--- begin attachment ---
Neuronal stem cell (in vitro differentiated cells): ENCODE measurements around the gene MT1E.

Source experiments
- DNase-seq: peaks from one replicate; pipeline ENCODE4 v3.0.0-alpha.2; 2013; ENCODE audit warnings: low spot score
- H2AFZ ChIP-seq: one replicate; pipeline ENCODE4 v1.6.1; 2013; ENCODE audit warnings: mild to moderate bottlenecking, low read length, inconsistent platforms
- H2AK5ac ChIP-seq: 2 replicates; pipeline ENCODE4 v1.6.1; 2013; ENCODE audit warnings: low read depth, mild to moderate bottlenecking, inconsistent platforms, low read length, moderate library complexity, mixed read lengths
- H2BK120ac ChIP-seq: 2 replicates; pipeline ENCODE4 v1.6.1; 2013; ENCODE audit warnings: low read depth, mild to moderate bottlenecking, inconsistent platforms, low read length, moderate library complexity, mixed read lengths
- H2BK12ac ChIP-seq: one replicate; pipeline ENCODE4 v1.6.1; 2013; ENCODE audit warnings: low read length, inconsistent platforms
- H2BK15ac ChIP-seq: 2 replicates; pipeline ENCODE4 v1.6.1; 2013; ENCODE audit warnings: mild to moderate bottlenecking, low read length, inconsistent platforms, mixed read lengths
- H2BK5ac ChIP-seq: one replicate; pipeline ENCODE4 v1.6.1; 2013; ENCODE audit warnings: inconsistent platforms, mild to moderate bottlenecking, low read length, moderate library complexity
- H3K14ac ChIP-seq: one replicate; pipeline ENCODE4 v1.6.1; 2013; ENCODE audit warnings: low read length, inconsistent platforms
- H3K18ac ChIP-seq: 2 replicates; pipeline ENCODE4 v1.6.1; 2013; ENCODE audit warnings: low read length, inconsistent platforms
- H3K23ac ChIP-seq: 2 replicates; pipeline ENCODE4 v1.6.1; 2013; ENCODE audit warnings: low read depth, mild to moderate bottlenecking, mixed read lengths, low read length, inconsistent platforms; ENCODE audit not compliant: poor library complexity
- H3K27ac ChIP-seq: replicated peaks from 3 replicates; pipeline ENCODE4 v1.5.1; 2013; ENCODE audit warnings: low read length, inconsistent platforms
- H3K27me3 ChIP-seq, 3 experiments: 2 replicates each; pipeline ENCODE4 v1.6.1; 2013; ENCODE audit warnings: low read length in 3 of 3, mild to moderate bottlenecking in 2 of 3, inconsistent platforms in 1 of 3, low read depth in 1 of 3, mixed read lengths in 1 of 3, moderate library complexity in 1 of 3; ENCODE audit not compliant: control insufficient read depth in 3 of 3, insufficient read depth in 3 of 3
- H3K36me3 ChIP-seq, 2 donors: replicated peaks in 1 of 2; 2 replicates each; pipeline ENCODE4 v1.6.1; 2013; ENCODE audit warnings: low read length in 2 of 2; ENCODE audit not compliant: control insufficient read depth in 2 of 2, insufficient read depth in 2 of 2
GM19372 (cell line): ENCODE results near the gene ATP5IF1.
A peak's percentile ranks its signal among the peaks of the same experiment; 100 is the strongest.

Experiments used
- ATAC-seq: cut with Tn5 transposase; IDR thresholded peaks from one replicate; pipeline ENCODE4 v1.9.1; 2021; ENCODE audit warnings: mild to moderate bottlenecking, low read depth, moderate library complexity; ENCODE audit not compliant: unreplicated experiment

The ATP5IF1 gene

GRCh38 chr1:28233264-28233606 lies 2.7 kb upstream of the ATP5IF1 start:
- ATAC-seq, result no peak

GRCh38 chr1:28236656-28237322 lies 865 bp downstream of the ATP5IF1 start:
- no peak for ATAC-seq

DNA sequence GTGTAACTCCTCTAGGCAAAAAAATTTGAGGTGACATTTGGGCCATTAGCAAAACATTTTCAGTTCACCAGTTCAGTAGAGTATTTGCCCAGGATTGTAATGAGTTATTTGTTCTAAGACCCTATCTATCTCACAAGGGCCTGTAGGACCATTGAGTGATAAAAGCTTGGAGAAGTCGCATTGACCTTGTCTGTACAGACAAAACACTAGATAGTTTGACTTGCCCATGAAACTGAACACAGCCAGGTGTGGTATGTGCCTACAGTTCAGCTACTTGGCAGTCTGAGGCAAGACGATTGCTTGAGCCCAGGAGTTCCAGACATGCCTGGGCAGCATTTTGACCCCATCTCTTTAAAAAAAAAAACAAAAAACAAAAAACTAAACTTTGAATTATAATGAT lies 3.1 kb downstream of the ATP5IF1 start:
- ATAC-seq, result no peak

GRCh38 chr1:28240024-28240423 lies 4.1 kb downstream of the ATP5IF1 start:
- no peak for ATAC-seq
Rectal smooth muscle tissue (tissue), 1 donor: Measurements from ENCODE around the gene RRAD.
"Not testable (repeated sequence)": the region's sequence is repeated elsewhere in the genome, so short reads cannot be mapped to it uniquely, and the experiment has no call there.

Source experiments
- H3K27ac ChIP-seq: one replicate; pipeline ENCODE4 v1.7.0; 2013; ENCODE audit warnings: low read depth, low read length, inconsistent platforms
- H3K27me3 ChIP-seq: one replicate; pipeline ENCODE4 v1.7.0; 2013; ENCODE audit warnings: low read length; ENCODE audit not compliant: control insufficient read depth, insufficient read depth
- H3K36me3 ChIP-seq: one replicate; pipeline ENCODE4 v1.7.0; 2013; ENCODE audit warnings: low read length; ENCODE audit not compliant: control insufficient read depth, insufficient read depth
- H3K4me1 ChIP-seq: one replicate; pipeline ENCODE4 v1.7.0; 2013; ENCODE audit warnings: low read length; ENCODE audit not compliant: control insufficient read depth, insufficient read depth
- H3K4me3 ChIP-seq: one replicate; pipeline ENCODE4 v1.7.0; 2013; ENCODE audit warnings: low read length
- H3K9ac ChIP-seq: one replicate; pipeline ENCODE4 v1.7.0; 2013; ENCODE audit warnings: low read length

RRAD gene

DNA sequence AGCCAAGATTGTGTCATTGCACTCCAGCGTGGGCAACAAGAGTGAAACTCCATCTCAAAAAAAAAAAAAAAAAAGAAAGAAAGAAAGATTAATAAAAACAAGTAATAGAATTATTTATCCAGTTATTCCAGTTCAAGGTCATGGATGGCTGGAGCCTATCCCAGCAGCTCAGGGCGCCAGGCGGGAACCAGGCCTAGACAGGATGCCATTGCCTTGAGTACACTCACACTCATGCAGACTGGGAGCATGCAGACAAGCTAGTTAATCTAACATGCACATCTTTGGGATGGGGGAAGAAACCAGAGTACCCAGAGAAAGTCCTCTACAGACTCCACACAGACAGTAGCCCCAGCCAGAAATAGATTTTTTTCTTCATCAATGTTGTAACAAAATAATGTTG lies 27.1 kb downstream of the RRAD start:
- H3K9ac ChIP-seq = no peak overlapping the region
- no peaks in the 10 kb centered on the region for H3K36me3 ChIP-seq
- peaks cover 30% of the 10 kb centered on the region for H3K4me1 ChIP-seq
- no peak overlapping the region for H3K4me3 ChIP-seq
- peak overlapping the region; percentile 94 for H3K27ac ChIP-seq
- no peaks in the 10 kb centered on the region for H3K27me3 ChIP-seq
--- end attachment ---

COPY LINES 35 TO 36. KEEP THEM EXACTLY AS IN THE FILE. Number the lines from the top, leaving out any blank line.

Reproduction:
- H3K4me1 ChIP-seq: one replicate; pipeline ENCODE4 v1.7.0; 2013; ENCODE audit warnings: low read length; ENCODE audit not compliant: control insufficient read depth, insufficient read depth
- H3K4me3 ChIP-seq: one replicate; pipeline ENCODE4 v1.7.0; 2013; ENCODE audit warnings: low read length